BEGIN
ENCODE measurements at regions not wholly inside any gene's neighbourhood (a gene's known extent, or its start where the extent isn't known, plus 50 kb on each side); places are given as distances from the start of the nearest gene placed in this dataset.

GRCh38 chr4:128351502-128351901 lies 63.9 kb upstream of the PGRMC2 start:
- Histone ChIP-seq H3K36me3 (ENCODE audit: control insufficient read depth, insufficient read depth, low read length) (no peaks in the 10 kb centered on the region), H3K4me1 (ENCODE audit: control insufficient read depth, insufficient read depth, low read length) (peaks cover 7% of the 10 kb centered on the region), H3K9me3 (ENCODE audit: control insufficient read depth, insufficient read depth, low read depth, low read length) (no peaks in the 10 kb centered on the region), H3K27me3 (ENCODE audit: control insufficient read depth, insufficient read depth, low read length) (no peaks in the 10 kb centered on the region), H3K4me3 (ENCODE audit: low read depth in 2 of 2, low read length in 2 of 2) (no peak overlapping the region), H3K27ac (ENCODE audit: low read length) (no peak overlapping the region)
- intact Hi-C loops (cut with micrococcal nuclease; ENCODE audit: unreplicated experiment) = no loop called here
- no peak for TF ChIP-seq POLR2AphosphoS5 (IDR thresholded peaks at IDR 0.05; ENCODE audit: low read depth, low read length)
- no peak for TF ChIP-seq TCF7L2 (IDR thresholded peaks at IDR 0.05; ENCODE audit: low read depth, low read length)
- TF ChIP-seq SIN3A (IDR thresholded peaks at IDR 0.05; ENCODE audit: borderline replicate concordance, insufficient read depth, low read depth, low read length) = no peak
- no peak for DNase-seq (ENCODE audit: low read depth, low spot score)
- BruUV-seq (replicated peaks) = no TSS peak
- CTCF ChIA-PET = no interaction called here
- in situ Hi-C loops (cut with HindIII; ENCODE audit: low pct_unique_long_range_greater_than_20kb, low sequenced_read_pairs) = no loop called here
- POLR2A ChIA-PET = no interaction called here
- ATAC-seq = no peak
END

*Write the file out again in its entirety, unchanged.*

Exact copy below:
ENCODE measurements at regions not wholly inside any gene's neighbourhood (a gene's known extent, or its start where the extent isn't known, plus 50 kb on each side); places are given as distances from the start of the nearest gene placed in this dataset.

GRCh38 chr4:128351502-128351901 lies 63.9 kb upstream of the PGRMC2 start:
- Histone ChIP-seq H3K36me3 (ENCODE audit: control insufficient read depth, insufficient read depth, low read length) (no peaks in the 10 kb centered on the region), H3K4me1 (ENCODE audit: control insufficient read depth, insufficient read depth, low read length) (peaks cover 7% of the 10 kb centered on the region), H3K9me3 (ENCODE audit: control insufficient read depth, insufficient read depth, low read depth, low read length) (no peaks in the 10 kb centered on the region), H3K27me3 (ENCODE audit: control insufficient read depth, insufficient read depth, low read length) (no peaks in the 10 kb centered on the region), H3K4me3 (ENCODE audit: low read depth in 2 of 2, low read length in 2 of 2) (no peak overlapping the region), H3K27ac (ENCODE audit: low read length) (no peak overlapping the region)
- intact Hi-C loops (cut with micrococcal nuclease; ENCODE audit: unreplicated experiment) = no loop called here
- no peak for TF ChIP-seq POLR2AphosphoS5 (IDR thresholded peaks at IDR 0.05; ENCODE audit: low read depth, low read length)
- no peak for TF ChIP-seq TCF7L2 (IDR thresholded peaks at IDR 0.05; ENCODE audit: low read depth, low read length)
- TF ChIP-seq SIN3A (IDR thresholded peaks at IDR 0.05; ENCODE audit: borderline replicate concordance, insufficient read depth, low read depth, low read length) = no peak
- no peak for DNase-seq (ENCODE audit: low read depth, low spot score)
- BruUV-seq (replicated peaks) = no TSS peak
- CTCF ChIA-PET = no interaction called here
- in situ Hi-C loops (cut with HindIII; ENCODE audit: low pct_unique_long_range_greater_than_20kb, low sequenced_read_pairs) = no loop called here
- POLR2A ChIA-PET = no interaction called here
- ATAC-seq = no peak